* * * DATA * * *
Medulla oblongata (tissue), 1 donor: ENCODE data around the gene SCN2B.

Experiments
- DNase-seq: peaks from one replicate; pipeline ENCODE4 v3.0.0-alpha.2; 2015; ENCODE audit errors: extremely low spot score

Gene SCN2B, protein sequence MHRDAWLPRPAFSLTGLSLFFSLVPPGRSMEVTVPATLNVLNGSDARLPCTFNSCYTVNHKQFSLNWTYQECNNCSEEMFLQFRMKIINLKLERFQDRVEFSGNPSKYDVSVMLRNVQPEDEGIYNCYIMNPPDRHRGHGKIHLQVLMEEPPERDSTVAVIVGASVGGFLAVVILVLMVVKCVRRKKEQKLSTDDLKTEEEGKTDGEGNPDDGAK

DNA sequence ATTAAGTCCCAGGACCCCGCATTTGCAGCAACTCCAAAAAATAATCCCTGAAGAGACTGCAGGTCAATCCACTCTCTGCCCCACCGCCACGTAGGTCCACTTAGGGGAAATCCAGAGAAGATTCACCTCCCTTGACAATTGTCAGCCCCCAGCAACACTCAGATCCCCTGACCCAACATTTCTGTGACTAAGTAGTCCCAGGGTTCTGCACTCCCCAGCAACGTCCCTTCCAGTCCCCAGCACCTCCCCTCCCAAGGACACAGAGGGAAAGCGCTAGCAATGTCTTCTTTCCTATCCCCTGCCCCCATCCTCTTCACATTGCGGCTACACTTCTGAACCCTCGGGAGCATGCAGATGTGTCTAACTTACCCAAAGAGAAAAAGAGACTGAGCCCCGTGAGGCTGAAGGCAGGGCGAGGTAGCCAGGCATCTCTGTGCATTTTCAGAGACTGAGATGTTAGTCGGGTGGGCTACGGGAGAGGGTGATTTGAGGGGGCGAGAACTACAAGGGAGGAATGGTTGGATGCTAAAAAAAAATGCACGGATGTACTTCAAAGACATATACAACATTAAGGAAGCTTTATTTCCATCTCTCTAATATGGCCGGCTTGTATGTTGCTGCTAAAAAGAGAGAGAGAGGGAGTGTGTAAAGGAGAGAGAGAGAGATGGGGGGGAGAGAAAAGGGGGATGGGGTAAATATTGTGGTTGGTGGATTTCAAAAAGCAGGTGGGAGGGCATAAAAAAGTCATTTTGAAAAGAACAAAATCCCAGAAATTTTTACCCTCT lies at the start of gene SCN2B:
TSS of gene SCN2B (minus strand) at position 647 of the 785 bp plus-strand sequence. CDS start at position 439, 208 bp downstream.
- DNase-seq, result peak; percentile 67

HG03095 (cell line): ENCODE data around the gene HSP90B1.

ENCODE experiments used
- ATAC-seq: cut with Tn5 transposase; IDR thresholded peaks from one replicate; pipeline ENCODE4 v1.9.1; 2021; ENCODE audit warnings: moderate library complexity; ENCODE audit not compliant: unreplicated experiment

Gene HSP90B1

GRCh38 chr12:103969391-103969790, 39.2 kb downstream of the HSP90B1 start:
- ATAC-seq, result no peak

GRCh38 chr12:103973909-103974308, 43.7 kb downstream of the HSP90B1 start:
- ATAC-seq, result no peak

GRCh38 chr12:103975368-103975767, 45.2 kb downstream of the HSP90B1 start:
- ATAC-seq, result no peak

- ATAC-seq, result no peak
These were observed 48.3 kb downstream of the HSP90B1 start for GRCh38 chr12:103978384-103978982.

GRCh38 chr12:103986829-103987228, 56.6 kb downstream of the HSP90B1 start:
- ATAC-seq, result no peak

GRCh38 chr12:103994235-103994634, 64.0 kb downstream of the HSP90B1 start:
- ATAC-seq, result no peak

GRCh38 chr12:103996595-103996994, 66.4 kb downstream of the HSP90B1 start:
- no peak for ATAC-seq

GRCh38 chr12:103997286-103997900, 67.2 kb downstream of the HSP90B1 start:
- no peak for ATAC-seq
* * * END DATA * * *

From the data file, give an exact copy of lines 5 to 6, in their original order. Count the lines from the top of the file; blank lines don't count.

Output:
DNA sequence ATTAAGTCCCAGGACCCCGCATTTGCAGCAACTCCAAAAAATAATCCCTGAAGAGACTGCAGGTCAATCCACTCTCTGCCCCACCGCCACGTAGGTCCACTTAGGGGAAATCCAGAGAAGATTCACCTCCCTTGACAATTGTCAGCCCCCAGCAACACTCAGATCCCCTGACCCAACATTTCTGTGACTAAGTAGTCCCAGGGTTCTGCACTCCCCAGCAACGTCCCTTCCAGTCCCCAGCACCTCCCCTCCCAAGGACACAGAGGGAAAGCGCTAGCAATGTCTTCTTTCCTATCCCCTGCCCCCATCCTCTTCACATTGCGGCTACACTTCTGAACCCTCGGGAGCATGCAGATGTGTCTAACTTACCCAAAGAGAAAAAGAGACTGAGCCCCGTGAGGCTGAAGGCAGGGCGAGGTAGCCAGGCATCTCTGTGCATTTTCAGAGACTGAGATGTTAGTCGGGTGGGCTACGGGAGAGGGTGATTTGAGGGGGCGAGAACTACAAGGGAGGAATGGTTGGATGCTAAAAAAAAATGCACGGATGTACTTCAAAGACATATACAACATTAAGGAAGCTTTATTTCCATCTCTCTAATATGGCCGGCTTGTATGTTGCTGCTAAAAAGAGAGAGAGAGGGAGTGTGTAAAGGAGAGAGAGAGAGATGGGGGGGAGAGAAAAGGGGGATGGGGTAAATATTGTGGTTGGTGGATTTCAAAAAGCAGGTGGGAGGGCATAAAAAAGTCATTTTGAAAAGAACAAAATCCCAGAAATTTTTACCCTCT lies at the start of gene SCN2B:
TSS of gene SCN2B (minus strand) at position 647 of the 785 bp plus-strand sequence. CDS start at position 439, 208 bp downstream.